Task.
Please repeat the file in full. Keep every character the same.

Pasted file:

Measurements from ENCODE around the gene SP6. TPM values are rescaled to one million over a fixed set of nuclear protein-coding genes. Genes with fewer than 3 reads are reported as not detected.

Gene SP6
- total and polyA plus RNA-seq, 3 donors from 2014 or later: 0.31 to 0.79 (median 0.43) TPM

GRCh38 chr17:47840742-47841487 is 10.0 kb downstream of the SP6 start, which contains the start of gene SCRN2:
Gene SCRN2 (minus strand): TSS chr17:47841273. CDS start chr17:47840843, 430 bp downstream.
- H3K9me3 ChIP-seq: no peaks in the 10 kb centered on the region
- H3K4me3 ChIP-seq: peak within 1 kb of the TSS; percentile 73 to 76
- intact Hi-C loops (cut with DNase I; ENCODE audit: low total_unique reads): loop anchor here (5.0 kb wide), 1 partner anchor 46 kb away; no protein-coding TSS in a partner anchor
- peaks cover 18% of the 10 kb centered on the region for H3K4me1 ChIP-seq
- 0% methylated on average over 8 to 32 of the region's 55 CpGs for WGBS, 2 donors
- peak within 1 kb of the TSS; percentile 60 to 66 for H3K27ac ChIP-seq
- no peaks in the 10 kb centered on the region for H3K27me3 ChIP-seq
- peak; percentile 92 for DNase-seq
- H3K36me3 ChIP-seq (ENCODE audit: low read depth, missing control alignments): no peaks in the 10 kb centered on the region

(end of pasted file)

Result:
Measurements from ENCODE around the gene SP6. TPM values are rescaled to one million over a fixed set of nuclear protein-coding genes. Genes with fewer than 3 reads are reported as not detected.

Gene SP6
- total and polyA plus RNA-seq, 3 donors from 2014 or later: 0.31 to 0.79 (median 0.43) TPM

GRCh38 chr17:47840742-47841487 is 10.0 kb downstream of the SP6 start, which contains the start of gene SCRN2:
Gene SCRN2 (minus strand): TSS chr17:47841273. CDS start chr17:47840843, 430 bp downstream.
- H3K9me3 ChIP-seq: no peaks in the 10 kb centered on the region
- H3K4me3 ChIP-seq: peak within 1 kb of the TSS; percentile 73 to 76
- intact Hi-C loops (cut with DNase I; ENCODE audit: low total_unique reads): loop anchor here (5.0 kb wide), 1 partner anchor 46 kb away; no protein-coding TSS in a partner anchor
- peaks cover 18% of the 10 kb centered on the region for H3K4me1 ChIP-seq
- 0% methylated on average over 8 to 32 of the region's 55 CpGs for WGBS, 2 donors
- peak within 1 kb of the TSS; percentile 60 to 66 for H3K27ac ChIP-seq
- no peaks in the 10 kb centered on the region for H3K27me3 ChIP-seq
- peak; percentile 92 for DNase-seq
- H3K36me3 ChIP-seq (ENCODE audit: low read depth, missing control alignments): no peaks in the 10 kb centered on the region